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Old 05-09-2008, 12:39 PM   #19
Location: San Francisco Bay Area
Join Date: Mar 2008
Posts: 244
Re: Learning by teaching

John Matsushima wrote: View Post
The highest level of Aikido is not one of learning, but one of creating, or "Takemusu Aiki". This is the level of mastery. Some seem to think that it is not possible or desirable to want to achieve this level, but rather, I think it is the whole point.

The responsibility that teachers have is more to their students, than to their teachers. The student deserves to have someone who is of an expert level teaching them, not someone who is still working out the kinks. The teacher has a responsibility to the student to be committed and not delegate out of laziness.

Then they explain to their students that because they are so humble, they can admit that their technique isn't perfect, so that's why they make mistakes. Maybe if they were truly humble, they could admit that they are not ready to be teachers yet.
Mr. John,

Form to no form and back to form, this I agree is transcendence of learned technique to "flexibilty and adaption in application". Yet, IMHO, I don't think we create anything. I think instead we "uncover" what has always been there.

It is in the "mutation", the diversion of doing the technique a 10000 times that we uncover things that have always been in front of us. It is in the development of the "third eye" that we see things that others do not.

Some will simply never "see". Life presents opportunities to "see" but, it does not create equality. As such, I "feel" no responsibility to my students. If the student, has or develops capacity then the student will share in what the Teacher/Doer uncovers. (Don't get me wrong...I care for my students and I wish them the best. But, I don't teach them. They must "teach" themselves by choosing to see what others do not.)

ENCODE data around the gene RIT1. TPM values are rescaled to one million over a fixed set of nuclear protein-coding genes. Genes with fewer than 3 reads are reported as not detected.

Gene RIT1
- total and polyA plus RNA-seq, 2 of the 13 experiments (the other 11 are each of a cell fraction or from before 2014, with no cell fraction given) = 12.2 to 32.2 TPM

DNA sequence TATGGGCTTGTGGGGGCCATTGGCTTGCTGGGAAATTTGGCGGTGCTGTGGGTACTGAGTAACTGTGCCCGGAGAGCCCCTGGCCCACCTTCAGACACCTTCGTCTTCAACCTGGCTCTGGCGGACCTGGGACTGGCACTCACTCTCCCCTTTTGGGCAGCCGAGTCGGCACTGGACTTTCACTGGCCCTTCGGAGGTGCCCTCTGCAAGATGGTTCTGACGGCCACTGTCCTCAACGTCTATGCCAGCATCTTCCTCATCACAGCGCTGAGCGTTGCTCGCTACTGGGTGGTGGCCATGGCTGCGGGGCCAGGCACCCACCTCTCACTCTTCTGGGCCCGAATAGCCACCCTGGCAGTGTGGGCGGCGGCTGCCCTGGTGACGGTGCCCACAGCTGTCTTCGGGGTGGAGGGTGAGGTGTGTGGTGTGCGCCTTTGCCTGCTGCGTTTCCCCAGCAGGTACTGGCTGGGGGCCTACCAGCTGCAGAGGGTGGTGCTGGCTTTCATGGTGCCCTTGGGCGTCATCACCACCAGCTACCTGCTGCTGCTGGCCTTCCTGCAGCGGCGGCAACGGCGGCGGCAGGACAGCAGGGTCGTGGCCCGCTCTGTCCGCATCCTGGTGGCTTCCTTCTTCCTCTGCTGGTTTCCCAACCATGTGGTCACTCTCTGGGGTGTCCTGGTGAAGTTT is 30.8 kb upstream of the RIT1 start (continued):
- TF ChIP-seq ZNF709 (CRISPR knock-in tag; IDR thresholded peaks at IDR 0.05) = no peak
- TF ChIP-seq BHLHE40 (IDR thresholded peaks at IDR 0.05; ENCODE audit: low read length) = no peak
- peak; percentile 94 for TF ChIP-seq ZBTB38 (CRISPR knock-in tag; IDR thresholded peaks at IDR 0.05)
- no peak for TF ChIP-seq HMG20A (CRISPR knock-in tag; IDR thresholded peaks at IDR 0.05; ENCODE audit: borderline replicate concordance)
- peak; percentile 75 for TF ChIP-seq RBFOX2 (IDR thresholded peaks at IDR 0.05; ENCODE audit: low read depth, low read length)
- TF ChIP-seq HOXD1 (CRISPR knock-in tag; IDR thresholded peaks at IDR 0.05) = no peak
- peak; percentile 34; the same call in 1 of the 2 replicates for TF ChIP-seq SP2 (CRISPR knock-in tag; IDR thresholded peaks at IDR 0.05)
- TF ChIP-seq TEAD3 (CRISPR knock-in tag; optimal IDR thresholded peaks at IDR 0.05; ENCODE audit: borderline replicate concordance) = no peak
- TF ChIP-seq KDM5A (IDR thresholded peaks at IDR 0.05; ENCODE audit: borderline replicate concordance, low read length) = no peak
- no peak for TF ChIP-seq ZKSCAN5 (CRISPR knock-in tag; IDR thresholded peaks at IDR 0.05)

The truth is that the great masters were not trying to "pass down" their knowledge. They were seeking to "hone" their skills. As such, most of "their" students never made it to their high level. The great teachers knew that fear, jealousy, insecurity prevented them from showing their technique. But, the great ones knew that if you didn't show "the secrets" "they" would never be able to Uncover the mutations. As such, they taught to uncover...knowing that 99% of their students would not see.

As such, I don't worry about the proliferation of the martial arts. I don't worry about the individuals who advertise themselves but, hide behind "I am only a beginner". Though, I am in full agreement with your sentiments.

Nonetheless, I don't have an obligation to the masses. It is the responsibility of student to "teach himself". As such, I am more concerned with "teaching to learn, to see, to prosper and to see "my" results".

Joseph T. Oliva Arriola

Joseph T. Oliva Arriola
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